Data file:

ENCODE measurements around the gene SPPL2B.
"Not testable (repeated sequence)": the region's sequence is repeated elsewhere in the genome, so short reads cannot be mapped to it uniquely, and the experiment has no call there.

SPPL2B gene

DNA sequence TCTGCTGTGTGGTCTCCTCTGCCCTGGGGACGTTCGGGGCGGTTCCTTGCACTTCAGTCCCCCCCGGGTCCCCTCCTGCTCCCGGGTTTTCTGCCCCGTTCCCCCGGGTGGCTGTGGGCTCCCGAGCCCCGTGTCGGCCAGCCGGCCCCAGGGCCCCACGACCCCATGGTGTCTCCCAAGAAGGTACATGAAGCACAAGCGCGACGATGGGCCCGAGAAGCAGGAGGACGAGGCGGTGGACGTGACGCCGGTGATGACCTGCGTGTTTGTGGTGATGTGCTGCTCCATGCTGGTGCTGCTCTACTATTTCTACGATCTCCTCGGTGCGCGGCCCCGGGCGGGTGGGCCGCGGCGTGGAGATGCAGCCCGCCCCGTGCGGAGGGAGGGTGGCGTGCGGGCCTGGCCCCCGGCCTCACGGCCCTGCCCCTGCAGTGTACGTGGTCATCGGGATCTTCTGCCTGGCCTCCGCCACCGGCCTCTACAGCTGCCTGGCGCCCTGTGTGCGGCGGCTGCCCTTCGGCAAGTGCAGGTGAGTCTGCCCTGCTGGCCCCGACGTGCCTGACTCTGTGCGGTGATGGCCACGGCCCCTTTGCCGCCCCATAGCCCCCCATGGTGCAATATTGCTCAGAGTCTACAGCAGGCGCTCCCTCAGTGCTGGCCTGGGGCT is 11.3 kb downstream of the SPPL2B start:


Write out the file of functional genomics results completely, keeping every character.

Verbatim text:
ENCODE measurements around the gene SPPL2B.
"Not testable (repeated sequence)": the region's sequence is repeated elsewhere in the genome, so short reads cannot be mapped to it uniquely, and the experiment has no call there.

SPPL2B gene

DNA sequence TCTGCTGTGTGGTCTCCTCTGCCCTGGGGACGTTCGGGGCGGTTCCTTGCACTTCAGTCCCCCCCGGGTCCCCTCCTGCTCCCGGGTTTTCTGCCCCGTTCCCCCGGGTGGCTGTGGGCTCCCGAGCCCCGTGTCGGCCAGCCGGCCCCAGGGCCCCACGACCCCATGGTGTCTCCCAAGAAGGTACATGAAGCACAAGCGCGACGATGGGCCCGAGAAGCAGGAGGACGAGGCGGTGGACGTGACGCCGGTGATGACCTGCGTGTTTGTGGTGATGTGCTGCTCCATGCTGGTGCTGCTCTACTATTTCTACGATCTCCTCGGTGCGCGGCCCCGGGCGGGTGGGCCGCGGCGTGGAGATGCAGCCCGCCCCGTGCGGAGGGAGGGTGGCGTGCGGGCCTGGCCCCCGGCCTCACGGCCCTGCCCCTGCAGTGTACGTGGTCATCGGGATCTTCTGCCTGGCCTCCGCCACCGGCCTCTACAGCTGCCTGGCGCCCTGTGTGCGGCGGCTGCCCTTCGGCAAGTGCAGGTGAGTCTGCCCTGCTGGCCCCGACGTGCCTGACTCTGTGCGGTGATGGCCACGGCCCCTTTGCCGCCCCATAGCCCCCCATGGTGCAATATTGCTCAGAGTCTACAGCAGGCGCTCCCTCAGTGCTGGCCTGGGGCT is 11.3 kb downstream of the SPPL2B start: